As of September 10, Virginijus Sinkevičius, the Lithuanian Minister for the Economy and Innovation, became the youngest Commissioner-designate ever. If he eventually becomes one, will depend on the thoughts and feeling of the European Parliament’s political groups. As the 29 year-old enfant prodige of the Baltic countries must wait to officially take up his new role in Brussels, a number of articles underscored that millennial Sinkevičius is called to deal with one of the most pressing concerns of generation Y and Z: environment protection.
Nevertheless, there is some sort of triviality in the way younger generations are linked only to environmental questions as if they wouldn’t care for anything else. So what does Generation Z want?
The Nestpick Generation Z City Index ranks 110 cities across the world according to their performance along 22 variables deemed to be representative of generation Z’s needs. From the presence of social entrepreneurs to the respect of LGBT+ rights, from the degree of connectivity to the access to digitalised mobility: these and many other elements define whether a given location-city is fit for the newest generations.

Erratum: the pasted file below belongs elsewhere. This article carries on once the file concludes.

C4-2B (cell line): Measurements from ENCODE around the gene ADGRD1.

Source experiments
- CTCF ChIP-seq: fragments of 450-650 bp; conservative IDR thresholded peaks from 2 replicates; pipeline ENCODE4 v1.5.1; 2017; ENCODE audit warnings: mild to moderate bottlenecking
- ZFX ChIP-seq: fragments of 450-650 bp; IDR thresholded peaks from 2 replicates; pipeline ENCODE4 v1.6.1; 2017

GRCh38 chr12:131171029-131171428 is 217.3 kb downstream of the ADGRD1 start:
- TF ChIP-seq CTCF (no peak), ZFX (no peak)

The following interactive map shows how EU cities fare in the ranking.
How to explore the map:
- Size of bubbles: shows the relative position of cities within the global ranking and, therefore, the EU-relative ranking.
- Icons: show if a given city is an EU leader and in which specific domain.
- Shades of pink (light, regular, dark): show, respectively, whether an EU country is (i) not home to cities within the Nestpick ranking (light pink),(ii) is home to cities within the Nestpick ranking but has no EU-leader (regular pink),(iii) is home to cities within the Nestpick ranking and hosts an EU-leader (dark pink).
- Pop-ups: show scores along with all variables for each city, as well as the definitions of variables.
For the methodology leading to the scores see Nestpick.